This week the lead developer of Bitcoin ABC, Amaury Séchet, engaged in a Reddit Ask-Me-Anything (AMA) discussion about the future of Bitcoin Cash (BCH), and the protocol’s future scaling.
An AMA With Amaury Séchet – Lead Developer of Bitcoin ABC
This summer Amaury Séchet (otherwise known as ‘deadalnix’), the lead developer of the Bitcoin ABC client, revealed the team’s intentions at The Future of Bitcoin event to hard fork the Bitcoin network on August 1. Since then Bitcoin Cash has been thriving, and Séchet recently explained his vision for the future of the BCH chain and the ABC client. Many other BCH supporters and developers were involved in the conversation with Séchet including Yours network founder Ryan X Charles, Openbazaar’s Chris Pacia, Bitcoin Classic’s lead developer Thomas Zander and others.
A Configurable Block Size and Finding the Right Fee Structure for Bitcoin Cash
Participants asked Séchet questions concerning the current roadmap for bitcoin cash; such as future block sizes, BCH and BTC compatibility, and protocols like layer two solutions. For instance, the developer of the Electron Cash wallet, Jonald Fyookball asked the ABC developer what he thinks about “algorithm-based block size” solutions. Séchet explains the BCH block size can be configurable using the protocol in the ABC client.”
“I like these proposals,” explains Séchet. “Right now the block size is configurable in ABC, but I would like to have a way to determine this configuration automatically in the future.”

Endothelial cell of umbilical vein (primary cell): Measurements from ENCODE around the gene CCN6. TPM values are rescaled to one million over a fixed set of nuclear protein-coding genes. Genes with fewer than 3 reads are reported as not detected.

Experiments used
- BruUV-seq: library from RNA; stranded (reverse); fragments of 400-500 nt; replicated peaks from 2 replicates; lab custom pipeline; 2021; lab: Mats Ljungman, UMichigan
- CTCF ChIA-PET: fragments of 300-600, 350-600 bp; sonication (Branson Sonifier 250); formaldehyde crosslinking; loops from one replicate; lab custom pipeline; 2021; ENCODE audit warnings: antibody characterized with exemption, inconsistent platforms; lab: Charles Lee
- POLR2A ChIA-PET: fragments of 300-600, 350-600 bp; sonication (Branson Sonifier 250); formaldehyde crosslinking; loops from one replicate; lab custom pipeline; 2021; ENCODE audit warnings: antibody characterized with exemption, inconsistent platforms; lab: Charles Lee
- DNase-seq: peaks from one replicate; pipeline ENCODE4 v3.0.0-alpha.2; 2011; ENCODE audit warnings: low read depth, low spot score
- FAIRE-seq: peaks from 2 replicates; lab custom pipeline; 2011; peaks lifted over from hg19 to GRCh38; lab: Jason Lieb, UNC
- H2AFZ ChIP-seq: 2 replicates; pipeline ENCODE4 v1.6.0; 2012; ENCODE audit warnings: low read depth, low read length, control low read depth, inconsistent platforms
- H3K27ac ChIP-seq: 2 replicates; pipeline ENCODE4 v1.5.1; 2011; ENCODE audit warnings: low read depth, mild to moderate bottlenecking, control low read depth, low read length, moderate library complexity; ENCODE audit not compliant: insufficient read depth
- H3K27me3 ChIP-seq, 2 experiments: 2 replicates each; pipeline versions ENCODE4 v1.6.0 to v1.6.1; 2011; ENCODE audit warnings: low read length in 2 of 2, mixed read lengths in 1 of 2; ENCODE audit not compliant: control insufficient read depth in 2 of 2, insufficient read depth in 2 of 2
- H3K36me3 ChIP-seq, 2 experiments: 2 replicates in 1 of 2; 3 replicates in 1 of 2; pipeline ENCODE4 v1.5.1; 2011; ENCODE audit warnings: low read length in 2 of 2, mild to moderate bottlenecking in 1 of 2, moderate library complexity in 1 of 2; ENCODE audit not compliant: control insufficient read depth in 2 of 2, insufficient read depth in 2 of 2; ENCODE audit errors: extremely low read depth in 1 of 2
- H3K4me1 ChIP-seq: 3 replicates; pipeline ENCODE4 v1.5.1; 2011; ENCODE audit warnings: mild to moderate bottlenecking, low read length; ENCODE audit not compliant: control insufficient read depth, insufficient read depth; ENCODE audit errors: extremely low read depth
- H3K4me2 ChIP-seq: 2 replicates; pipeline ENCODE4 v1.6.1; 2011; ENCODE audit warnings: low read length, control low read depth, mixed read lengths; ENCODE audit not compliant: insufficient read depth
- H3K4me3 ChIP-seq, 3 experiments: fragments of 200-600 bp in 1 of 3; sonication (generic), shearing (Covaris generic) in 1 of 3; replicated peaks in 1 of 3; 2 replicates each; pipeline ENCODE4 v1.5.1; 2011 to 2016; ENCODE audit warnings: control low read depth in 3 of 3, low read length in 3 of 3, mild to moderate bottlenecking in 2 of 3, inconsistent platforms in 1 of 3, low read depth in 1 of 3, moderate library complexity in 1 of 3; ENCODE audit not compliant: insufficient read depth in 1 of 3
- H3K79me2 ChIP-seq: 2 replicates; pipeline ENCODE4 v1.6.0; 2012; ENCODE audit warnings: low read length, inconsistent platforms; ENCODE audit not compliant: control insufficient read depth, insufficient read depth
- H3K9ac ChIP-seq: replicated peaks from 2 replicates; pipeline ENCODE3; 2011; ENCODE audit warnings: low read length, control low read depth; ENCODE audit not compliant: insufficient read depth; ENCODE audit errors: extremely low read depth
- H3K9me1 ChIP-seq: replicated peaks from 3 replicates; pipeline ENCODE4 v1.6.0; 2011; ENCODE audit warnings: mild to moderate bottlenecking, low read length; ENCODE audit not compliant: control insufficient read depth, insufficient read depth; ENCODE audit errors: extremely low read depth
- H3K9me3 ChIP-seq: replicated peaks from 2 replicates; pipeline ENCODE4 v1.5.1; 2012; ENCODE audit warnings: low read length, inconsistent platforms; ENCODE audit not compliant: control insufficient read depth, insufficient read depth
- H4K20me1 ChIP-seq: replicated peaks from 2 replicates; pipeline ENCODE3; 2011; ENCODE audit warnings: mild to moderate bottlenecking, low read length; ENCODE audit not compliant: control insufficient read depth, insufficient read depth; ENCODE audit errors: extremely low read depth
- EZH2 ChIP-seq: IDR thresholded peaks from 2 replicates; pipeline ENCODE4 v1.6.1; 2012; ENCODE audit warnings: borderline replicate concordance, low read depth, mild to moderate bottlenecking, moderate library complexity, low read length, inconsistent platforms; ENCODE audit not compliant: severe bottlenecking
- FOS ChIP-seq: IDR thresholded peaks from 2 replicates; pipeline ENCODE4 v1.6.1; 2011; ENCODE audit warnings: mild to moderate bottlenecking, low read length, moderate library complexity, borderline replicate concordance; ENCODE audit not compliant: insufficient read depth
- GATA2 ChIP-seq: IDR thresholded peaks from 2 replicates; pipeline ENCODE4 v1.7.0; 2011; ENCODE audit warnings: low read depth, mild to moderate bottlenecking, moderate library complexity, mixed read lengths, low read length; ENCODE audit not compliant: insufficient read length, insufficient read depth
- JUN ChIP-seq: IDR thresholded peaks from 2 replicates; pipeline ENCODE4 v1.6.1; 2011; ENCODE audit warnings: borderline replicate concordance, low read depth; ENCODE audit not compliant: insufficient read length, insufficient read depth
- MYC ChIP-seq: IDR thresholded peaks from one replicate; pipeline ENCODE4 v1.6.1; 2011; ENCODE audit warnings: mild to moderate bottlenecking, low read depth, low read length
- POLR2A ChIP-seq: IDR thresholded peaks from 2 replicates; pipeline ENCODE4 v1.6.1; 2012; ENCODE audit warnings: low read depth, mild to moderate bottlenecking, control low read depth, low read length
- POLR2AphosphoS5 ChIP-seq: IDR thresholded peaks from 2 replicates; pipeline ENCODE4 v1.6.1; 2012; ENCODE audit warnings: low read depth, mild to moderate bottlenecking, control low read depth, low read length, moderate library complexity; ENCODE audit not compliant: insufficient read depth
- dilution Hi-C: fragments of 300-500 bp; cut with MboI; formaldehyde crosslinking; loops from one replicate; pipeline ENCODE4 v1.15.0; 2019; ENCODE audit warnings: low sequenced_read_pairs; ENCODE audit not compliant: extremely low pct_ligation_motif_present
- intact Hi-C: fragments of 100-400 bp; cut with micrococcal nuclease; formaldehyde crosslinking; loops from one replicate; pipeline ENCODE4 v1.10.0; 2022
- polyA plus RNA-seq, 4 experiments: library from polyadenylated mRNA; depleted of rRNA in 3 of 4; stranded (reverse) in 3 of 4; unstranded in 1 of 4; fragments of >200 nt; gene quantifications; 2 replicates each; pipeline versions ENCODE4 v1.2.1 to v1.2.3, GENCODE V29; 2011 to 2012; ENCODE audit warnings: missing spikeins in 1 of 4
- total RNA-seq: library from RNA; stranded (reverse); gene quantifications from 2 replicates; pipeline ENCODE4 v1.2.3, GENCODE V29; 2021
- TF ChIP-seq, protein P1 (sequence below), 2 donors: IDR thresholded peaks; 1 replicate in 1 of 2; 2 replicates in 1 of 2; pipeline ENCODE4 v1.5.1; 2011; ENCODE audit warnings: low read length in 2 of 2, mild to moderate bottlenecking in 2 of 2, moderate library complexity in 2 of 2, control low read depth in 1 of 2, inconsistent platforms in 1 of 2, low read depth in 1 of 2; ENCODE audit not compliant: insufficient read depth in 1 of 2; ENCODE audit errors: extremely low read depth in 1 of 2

Yours network developer, Ryan X Charles, asks Séchet how the protocol can avoid ‘dust limits’ and fee management. “We [Yours developers] run into dust limits quite easily,” Charles explains regarding the software’s recent implementation of bitcoin cash.
“There is work to be done on fee management,” Séchet responds. “Finding the right fee structure will take time, if one exists at all.”
The next version of ABC will reserve a percentage of the block space for low fee transactions. This will improve over time.
“Because of the way the difficulty adjustment works on the Bitcoin chain, it makes it very unlikely that it would survive being a minority chain,” Séchet states in response to the question. As a result, it is unlikely that this chain will survive if Bitcoin Cash gets a lot of traction. As long as Bitcoin Cash is a minority chain, both chain will continue to live.”
Séchet also gives his opinion about layer one and layer two scaling solutions. The ABC developer reveals he’s not against layer two solutions but believes pushing every issue towards a layer two solution is unrealistic.
“I have nothing against layer 2 per se, but I think some important points have been ignored,” Séchet explains. “First layer 2 can only be as reliable as layer 1.”
When blocks become congested and layer 1 becomes unreliable, layer 2 does so as well. Second, layer 2 will have different characteristics than layer 1 and thinking we’ll push everything into layer 2 is not a realistic roadmap.
Learning from Past Mistakes
Séchet explains a whole lot more about how he envisions the future of bitcoin cash and the ABC client, including BCH anonymity – where he hopes the protocol’s lower fees will allow for cheaper tumbling processes. The ABC developer also gives further opinions about programmers like Gavin Andresen and Jeff Garzik not being “protective enough” to keep the original values of the Bitcoin project in the past.